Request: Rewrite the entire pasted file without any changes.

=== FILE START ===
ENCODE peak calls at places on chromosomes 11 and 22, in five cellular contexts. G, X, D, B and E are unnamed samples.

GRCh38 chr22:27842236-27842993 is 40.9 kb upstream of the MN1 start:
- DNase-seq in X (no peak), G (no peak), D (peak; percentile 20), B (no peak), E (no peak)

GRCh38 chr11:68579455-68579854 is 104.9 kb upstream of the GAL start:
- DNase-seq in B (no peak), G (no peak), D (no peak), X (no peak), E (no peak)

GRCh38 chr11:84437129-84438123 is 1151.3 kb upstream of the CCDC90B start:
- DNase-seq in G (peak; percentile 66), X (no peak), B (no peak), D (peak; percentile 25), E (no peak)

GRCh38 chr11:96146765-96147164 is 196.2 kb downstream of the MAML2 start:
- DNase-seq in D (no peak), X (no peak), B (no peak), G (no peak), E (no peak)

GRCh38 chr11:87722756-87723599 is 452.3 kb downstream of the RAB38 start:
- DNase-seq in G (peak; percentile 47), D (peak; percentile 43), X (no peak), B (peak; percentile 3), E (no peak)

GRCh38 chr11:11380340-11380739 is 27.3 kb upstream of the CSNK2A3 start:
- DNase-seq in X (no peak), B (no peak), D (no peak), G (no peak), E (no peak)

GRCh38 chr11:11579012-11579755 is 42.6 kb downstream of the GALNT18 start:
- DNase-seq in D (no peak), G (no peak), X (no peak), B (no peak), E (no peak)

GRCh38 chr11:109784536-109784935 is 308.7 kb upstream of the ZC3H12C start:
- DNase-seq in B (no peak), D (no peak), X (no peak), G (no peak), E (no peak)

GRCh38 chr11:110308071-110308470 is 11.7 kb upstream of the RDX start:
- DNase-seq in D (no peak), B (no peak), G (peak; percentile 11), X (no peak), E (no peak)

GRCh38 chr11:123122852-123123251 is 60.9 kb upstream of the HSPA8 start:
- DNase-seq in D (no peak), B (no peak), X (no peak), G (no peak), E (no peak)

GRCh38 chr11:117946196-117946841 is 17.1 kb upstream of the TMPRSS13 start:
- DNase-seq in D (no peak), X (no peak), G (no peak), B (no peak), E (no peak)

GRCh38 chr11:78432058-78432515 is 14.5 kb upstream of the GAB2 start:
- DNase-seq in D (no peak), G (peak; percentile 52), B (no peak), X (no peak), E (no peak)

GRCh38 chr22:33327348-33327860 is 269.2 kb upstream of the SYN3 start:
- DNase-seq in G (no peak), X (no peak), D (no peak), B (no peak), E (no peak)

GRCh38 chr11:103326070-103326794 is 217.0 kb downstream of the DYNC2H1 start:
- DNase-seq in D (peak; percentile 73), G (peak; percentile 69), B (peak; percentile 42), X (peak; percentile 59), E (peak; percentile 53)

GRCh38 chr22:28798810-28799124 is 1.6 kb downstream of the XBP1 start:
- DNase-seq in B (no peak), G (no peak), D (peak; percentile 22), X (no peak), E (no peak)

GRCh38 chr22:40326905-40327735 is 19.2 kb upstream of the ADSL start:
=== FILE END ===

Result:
ENCODE peak calls at places on chromosomes 11 and 22, in five cellular contexts. G, X, D, B and E are unnamed samples.

GRCh38 chr22:27842236-27842993 is 40.9 kb upstream of the MN1 start:
- DNase-seq in X (no peak), G (no peak), D (peak; percentile 20), B (no peak), E (no peak)

GRCh38 chr11:68579455-68579854 is 104.9 kb upstream of the GAL start:
- DNase-seq in B (no peak), G (no peak), D (no peak), X (no peak), E (no peak)

GRCh38 chr11:84437129-84438123 is 1151.3 kb upstream of the CCDC90B start:
- DNase-seq in G (peak; percentile 66), X (no peak), B (no peak), D (peak; percentile 25), E (no peak)

GRCh38 chr11:96146765-96147164 is 196.2 kb downstream of the MAML2 start:
- DNase-seq in D (no peak), X (no peak), B (no peak), G (no peak), E (no peak)

GRCh38 chr11:87722756-87723599 is 452.3 kb downstream of the RAB38 start:
- DNase-seq in G (peak; percentile 47), D (peak; percentile 43), X (no peak), B (peak; percentile 3), E (no peak)

GRCh38 chr11:11380340-11380739 is 27.3 kb upstream of the CSNK2A3 start:
- DNase-seq in X (no peak), B (no peak), D (no peak), G (no peak), E (no peak)

GRCh38 chr11:11579012-11579755 is 42.6 kb downstream of the GALNT18 start:
- DNase-seq in D (no peak), G (no peak), X (no peak), B (no peak), E (no peak)

GRCh38 chr11:109784536-109784935 is 308.7 kb upstream of the ZC3H12C start:
- DNase-seq in B (no peak), D (no peak), X (no peak), G (no peak), E (no peak)

GRCh38 chr11:110308071-110308470 is 11.7 kb upstream of the RDX start:
- DNase-seq in D (no peak), B (no peak), G (peak; percentile 11), X (no peak), E (no peak)

GRCh38 chr11:123122852-123123251 is 60.9 kb upstream of the HSPA8 start:
- DNase-seq in D (no peak), B (no peak), X (no peak), G (no peak), E (no peak)

GRCh38 chr11:117946196-117946841 is 17.1 kb upstream of the TMPRSS13 start:
- DNase-seq in D (no peak), X (no peak), G (no peak), B (no peak), E (no peak)

GRCh38 chr11:78432058-78432515 is 14.5 kb upstream of the GAB2 start:
- DNase-seq in D (no peak), G (peak; percentile 52), B (no peak), X (no peak), E (no peak)

GRCh38 chr22:33327348-33327860 is 269.2 kb upstream of the SYN3 start:
- DNase-seq in G (no peak), X (no peak), D (no peak), B (no peak), E (no peak)

GRCh38 chr11:103326070-103326794 is 217.0 kb downstream of the DYNC2H1 start:
- DNase-seq in D (peak; percentile 73), G (peak; percentile 69), B (peak; percentile 42), X (peak; percentile 59), E (peak; percentile 53)

GRCh38 chr22:28798810-28799124 is 1.6 kb downstream of the XBP1 start:
- DNase-seq in B (no peak), G (no peak), D (peak; percentile 22), X (no peak), E (no peak)

GRCh38 chr22:40326905-40327735 is 19.2 kb upstream of the ADSL start: